BYU football key to success as told by the players — finishing strong

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Addie Blacker
Quarterback Zach Wilson, tight end Matt Bushman, defensive back Dayan Ghanwolokuand and linebacker Zayne Anderson answer questions on media day. (Addie Blacker)

The key to a successful 2019 season for BYU football, as told by the players, is finishing strong. 2018 was proof of that as BYU won its bowl matchup against Western Michigan just one game after squandering a fourth-quarter lead to Utah.

“One thing that we’re stressing in this offseason are things like last year — finishing strong,” offensive lineman Tristen Hoge said.

It is easy to be excited about a schedule before the seasons begins, especially when that schedule includes a season opener against your biggest rivals followed by three perennial powerhouses. It is not as easy to be excited about a schedule when the season is over — looking back and seeing what you would have done differently.

BYU’s 2018 schedule featured some big-name programs like Wisconsin, Washington, Boise State, Utah State and Utah. Of these games, BYU went 1-4, with the lone win coming in week three against the Badgers. In those five games, BYU was outscored 157-94, while losing all three games to our biggest rivals. Though the season was capped off with a bowl win, the excitement at season’s end didn’t match the excitement at the beginning of the season.

Perhaps the leading reason for this was BYU’s fourth quarter against Utah on Nov. 24, 2018. Leading 27-7, BYU gave up a touchdown with just 30 seconds left in the fourth quarter. This was the start of an absolute debacle that ended with BYU giving up 21 more points in the fourth quarter. Utah’s 28 unanswered points gave the Utes yet another win in the rivalry, their eighth straight, deflating whatever excitement was left from the season for the fans.

Zach Wilson talks with the media on June 16. The sophomore quarterback was the center of attention on media day, answering many questions about his shoulder rehabilitation. (Addie Blacker)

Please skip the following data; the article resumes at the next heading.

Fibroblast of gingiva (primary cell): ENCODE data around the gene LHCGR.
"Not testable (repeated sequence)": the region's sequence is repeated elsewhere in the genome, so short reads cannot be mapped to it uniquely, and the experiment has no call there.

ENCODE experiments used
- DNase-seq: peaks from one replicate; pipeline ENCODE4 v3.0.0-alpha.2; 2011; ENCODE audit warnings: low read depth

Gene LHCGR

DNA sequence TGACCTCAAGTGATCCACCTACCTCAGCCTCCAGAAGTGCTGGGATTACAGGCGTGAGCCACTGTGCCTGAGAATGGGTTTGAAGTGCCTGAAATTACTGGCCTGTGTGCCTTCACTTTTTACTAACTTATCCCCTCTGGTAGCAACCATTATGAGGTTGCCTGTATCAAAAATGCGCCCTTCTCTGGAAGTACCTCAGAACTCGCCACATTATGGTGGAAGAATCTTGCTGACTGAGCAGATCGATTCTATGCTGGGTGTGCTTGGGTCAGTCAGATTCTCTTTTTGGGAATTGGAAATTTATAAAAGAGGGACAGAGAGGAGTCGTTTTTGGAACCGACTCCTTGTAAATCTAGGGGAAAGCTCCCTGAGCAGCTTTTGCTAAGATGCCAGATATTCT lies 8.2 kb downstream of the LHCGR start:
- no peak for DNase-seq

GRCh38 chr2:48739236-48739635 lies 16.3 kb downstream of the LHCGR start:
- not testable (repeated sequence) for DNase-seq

Looking forward to the 2019 schedule, the excitement has again returned. BYU kicks off the 2019 college football season against their biggest rival, Utah. Their week two matchup puts the Cougars up against Tennesee, a team they have never played before. The Cougars see will then play their week 3 matchup against a team with some of the most talked about history in college football, USC, followed by Washingon in week 4. These four Power Five opponents in the first four weeks will be a tough yet exciting task for the Cougars to take on.

“We need to finish strong. I mean, we play a good starting schedule,” sophomore quarterback Zach Wilson said. “We just can’t get complacent and play against, you know, maybe the team that we should be beating up on a little bit or whatever it is; we can’t get complacent. Like, ‘okay, well, this isn’t a Tennessee or USC.’ Whatever it is, we got to come out and we got to play the best game we can play every game.”

On paper, a win is a win. A win near the end of the season is worth just as much as a win during the beginning of the season, even if the opponents aren’t perennial powerhouses. A win against a Power Five opponent may weigh more in the national rankings, but a BYU team that goes 5-7 with four wins against Power Five opponents won’t go to Hawaii, unlike a BYU team that goes 7-5 with four losses against Power Five opponents.

“Every game is important,” Wilson said. “I mean, if we go 4-0, and then we lose the rest of the games of the year, obviously that’s terrible. I think that sets the tone for how the season is going to be. I think that’s why those first four are so important, because we need to come out and do well against those teams, and it will just kind of say, ‘okay, well, now we shouldn’t lose to anybody else.’

Lopini Katoa laughs as he answers questions asked by the media on June 18. (Addie Blacker)

Tough schedule or not, BYU’s goal, as with any good team, is to win every game. Finishing strong will more than likely mean playing against weaker teams while doctoring multiple injuries, something the team has been able to do over the last ten seasons.

“We can win every game,” sophomore running back Lopini Katoa said. “I believe that, so that’s always the standard, you know, to win every single game we play. Obviously, take it one week at a time, and the biggest thing is just to beat Utah right now and then move on from there.”

Over the last ten seasons, BYU has a 29-11 record against the opponents it plays in the last four weeks of the season.

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